Amylase-Protected Ag Nanodots for in vivo Fluorescence Imaging and Photodynamic Therapy of Tumors
Authors Wen S, Wang W, Liu R, He P
Received 2 October 2019
Accepted for publication 21 February 2020
Published 14 May 2020 Volume 2020:15 Pages 3405—3414
Checked for plagiarism Yes
Review by Single anonymous peer review
Peer reviewer comments 2
Editor who approved publication: Dr Linlin Sun
Shuguang Wen,1– 3,* Weili Wang,4,* Ruimin Liu,3 Pengcheng He1
1Department of Hematology, The First Affiliated Hospital of Xi’an Jiaotong University, Xi’an 710061, People’s Republic of China; 2Department of Hematology, The First Affiliated Hospital of Zhengzhou University, Zhengzhou 450052, People’s Republic of China; 3Basic Medical College, Henan University, Kaifeng 475000, People’s Republic of China; 4State Key Laboratory of Radiation Medicine and Protection, School for Radiological and Interdisciplinary Sciences (RAD-X), Collaborative Innovation Center of Radiological Medicine of Jiangsu Higher Education Institutions, Soochow University, Suzhou 215123, People’s Republic of China
*These authors contributed equally to this work
Correspondence: Pengcheng He
Department of Hematology, The First Affiliated Hospital of Xi’an Jiaotong University, No. 277 Yanta West Road, Xi’an 710061, People’s Republic of China
Tel +86 189 9123 2609
Background: Fluorescent metallic nanodots (NDs) have become a promising nanoprobe for a wide range of biomedical applications. Because Ag NDs have a high tendency to be oxidized, their synthesis and storage are a big challenge. Thus, the method for preparing stable Ag NDs is urgently needed. Surface modification and functionalization can enrich the capability of Ag NDs.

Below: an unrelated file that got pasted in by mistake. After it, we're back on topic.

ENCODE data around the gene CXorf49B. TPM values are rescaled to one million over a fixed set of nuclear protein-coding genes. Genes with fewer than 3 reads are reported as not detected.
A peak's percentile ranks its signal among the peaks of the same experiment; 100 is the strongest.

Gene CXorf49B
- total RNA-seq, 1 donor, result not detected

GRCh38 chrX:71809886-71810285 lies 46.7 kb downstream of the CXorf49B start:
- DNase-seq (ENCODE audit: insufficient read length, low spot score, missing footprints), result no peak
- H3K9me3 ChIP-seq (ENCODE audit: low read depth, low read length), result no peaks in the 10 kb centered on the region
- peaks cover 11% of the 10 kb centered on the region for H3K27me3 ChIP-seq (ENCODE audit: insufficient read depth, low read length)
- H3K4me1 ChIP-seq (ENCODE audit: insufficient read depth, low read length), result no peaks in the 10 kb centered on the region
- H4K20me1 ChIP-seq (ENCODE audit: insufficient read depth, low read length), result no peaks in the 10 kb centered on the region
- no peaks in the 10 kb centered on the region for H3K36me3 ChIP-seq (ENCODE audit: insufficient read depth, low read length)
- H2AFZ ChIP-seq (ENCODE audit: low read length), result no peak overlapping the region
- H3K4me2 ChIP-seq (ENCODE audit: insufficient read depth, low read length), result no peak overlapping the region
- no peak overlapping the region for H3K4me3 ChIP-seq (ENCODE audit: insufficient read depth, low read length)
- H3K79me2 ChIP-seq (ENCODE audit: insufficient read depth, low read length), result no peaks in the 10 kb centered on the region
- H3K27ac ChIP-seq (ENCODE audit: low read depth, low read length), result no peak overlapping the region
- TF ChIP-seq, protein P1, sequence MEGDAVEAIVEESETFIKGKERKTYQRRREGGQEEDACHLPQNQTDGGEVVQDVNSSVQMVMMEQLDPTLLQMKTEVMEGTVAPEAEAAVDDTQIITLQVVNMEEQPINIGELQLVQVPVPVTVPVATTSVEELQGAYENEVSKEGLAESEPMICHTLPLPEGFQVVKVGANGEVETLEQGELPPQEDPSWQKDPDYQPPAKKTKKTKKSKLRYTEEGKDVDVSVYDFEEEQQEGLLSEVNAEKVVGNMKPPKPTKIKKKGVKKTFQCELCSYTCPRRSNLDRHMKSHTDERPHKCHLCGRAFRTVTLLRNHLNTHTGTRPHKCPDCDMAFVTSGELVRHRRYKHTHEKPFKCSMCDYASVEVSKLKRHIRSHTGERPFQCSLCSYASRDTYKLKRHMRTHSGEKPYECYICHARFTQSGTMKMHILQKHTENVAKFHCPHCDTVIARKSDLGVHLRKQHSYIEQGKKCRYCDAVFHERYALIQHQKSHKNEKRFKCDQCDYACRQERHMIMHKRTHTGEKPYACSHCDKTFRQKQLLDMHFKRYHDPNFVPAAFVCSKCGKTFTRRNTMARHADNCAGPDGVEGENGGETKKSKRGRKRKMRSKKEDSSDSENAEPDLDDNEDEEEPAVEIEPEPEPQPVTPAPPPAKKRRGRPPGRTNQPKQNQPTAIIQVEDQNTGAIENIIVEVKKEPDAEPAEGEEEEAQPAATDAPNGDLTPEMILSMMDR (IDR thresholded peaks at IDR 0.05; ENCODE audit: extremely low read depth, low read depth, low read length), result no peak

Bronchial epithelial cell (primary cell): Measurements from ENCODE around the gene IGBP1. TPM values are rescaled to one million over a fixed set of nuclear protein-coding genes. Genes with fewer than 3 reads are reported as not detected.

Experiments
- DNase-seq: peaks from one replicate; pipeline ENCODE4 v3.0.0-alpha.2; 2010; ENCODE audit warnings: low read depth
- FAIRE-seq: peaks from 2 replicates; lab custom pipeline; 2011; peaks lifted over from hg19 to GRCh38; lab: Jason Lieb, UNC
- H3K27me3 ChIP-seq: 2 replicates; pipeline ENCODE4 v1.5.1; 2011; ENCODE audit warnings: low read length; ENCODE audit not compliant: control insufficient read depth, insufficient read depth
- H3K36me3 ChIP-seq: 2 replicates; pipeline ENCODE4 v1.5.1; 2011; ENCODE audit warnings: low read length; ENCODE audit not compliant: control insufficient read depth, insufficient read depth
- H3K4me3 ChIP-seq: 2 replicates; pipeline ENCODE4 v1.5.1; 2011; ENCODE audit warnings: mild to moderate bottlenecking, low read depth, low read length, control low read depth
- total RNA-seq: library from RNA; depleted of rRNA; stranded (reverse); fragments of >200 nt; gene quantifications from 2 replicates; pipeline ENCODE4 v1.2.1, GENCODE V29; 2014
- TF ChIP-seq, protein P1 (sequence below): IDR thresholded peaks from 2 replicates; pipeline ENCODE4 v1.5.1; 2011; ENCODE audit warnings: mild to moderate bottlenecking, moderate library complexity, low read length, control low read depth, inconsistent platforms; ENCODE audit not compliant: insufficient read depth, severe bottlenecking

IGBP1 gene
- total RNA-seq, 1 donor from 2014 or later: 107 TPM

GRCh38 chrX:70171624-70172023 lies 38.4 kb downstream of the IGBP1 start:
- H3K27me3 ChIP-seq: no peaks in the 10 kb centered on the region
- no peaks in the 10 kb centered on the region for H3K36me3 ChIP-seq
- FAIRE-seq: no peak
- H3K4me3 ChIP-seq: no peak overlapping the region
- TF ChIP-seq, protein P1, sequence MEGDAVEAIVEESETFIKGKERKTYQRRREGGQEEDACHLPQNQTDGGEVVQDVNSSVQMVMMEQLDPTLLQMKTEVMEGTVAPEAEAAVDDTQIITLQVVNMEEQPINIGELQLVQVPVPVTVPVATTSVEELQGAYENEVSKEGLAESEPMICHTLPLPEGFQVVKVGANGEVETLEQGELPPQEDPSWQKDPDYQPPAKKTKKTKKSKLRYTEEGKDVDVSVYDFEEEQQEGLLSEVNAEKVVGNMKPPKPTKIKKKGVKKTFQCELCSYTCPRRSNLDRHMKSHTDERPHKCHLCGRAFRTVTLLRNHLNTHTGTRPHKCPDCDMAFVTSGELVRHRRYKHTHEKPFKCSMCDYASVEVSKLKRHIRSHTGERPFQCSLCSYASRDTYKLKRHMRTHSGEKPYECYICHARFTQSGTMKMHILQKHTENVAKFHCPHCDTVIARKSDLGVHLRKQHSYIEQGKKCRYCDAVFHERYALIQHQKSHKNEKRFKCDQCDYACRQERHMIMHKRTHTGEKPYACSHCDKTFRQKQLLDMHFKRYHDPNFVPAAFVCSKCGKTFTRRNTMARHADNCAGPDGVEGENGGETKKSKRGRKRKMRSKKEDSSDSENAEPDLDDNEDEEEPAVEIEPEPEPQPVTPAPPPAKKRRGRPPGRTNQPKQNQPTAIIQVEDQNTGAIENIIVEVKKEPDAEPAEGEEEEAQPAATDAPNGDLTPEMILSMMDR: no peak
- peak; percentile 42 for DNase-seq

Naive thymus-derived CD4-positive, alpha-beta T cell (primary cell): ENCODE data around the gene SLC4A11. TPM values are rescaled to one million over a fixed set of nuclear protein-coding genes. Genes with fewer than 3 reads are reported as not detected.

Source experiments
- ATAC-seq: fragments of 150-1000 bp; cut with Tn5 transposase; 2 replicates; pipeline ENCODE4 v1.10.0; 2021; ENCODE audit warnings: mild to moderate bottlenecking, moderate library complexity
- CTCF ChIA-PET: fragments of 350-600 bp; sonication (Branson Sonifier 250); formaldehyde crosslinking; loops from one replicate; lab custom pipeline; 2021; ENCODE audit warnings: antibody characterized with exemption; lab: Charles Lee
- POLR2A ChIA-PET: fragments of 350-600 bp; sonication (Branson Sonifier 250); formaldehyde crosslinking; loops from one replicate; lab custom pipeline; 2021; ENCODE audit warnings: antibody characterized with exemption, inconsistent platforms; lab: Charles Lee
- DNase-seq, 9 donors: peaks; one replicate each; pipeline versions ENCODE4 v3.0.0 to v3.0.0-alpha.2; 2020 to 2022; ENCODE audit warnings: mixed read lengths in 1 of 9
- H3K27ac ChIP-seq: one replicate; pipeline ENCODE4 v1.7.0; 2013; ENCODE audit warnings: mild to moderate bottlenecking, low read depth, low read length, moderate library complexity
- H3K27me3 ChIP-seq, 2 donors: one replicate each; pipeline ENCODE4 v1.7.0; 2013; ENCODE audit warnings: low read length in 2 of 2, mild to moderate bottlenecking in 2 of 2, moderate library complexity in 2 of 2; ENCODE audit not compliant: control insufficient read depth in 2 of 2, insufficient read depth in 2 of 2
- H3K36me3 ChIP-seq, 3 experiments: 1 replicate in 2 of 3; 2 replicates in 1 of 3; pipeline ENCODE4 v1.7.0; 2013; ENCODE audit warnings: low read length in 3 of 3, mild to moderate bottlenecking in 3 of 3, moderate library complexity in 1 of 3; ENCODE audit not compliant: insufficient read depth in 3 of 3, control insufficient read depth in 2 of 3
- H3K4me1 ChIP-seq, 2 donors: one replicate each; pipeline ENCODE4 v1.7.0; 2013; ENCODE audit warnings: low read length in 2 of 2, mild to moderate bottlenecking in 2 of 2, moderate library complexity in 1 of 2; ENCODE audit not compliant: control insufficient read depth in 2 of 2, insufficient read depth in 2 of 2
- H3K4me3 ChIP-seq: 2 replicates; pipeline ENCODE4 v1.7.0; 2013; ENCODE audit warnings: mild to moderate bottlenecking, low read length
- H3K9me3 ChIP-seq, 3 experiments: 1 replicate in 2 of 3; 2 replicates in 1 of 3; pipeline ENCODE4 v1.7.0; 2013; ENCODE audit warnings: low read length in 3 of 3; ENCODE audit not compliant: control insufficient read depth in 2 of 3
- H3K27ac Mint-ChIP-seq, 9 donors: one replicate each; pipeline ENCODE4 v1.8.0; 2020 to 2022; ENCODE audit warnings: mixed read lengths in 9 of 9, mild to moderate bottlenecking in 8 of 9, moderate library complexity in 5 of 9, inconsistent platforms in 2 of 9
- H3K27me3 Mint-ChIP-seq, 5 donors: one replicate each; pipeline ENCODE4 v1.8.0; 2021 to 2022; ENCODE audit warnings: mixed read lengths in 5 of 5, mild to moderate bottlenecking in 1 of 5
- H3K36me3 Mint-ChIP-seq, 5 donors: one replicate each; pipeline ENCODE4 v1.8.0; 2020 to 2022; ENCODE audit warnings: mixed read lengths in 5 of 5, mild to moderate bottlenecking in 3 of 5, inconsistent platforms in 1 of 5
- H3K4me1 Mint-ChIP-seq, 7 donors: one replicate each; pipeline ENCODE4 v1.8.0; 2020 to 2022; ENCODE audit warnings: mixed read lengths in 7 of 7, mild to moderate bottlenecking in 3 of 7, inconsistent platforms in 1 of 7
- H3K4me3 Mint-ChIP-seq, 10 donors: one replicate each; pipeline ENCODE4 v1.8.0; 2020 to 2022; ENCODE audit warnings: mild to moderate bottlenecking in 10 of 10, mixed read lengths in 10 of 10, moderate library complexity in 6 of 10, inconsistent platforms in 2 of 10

Methods: In this work, fluorescent Ag NDs were synthesized in deoxygenated water by using porcine pancreatic α-amylase (PPA) as the stabilizing/capping agent. The absorption and fluorescence of PPA-protected Ag NDs (PPA@AgNDs) were measured with a spectrophotometer and a spectrofluorometer, respectively. The morphology of PPA@AgNDs was characterized by high-angle annular dark-field (HAADF) scanning transmission electron microscopy (STEM). The biocompatibility of PPA@AgNDs was evaluated by tetrazolium (MTT)-based assay. PolyLys-Cys-SH (sequence: KKKKKKC) peptides were conjugated to PPA@AgNDs via heterobifunctional crosslinkers. PolyLys-Cys-linked PPA@AgNDs absorbed 5-aminolevulinic acid (ALA) by electrostatic interaction at physiological pH. The capability of tumor targeting was evaluated by intravenously injecting PPA@AgND-ALA into 4T1 breast cancer xenograft mouse models. Photodynamic therapy (PDT) against tumors was performed under 635 nm laser irradiation.
Results: PPA@AgNDs emitted at 640 nm with quantum yield of 2.1%. The Ag NDs exhibited strong photostability over a long period and a fluorescence lifetime of 5.1 ns. PPA@AgNDs easily entered the cells to stain the nuclei, showing the capabilities of living cell imaging with negligible cytotoxicity. ALA-loaded PPA@AgNDs (PPA@AgND-ALA) presented the superiority of passive tumor targeting via the enhanced permeability and retention (EPR) effect. Tumors were visualized in the near-infrared (NIR) region with reduced background noise. ALA molecules released from PPA@AgND-ALA was converted into the photosensitizer (PS) of protoporphyrin IX (PpIX) intracellularly and intratumorally, which greatly improved the PDT efficacy.
Conclusion: Our approach opens a new way to design a novel theranostic nanoplatform of PPA@AgND-ALA for effective tumor targeting and fluorescence image-guided PDT.
Keywords: α-amylase, Ag nanodots, peptides, targeted imaging, photodynamic therapy
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